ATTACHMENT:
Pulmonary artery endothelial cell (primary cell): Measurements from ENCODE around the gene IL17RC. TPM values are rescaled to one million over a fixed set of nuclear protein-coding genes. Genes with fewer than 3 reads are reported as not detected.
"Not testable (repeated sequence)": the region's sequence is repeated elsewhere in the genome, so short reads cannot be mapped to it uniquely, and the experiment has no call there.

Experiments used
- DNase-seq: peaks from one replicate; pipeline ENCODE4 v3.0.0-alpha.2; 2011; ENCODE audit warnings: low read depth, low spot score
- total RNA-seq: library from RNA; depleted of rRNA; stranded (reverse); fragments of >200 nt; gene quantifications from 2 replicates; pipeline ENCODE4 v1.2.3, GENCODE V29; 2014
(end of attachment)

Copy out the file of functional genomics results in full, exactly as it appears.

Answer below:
Pulmonary artery endothelial cell (primary cell): Measurements from ENCODE around the gene IL17RC. TPM values are rescaled to one million over a fixed set of nuclear protein-coding genes. Genes with fewer than 3 reads are reported as not detected.
"Not testable (repeated sequence)": the region's sequence is repeated elsewhere in the genome, so short reads cannot be mapped to it uniquely, and the experiment has no call there.

Experiments used
- DNase-seq: peaks from one replicate; pipeline ENCODE4 v3.0.0-alpha.2; 2011; ENCODE audit warnings: low read depth, low spot score
- total RNA-seq: library from RNA; depleted of rRNA; stranded (reverse); fragments of >200 nt; gene quantifications from 2 replicates; pipeline ENCODE4 v1.2.3, GENCODE V29; 2014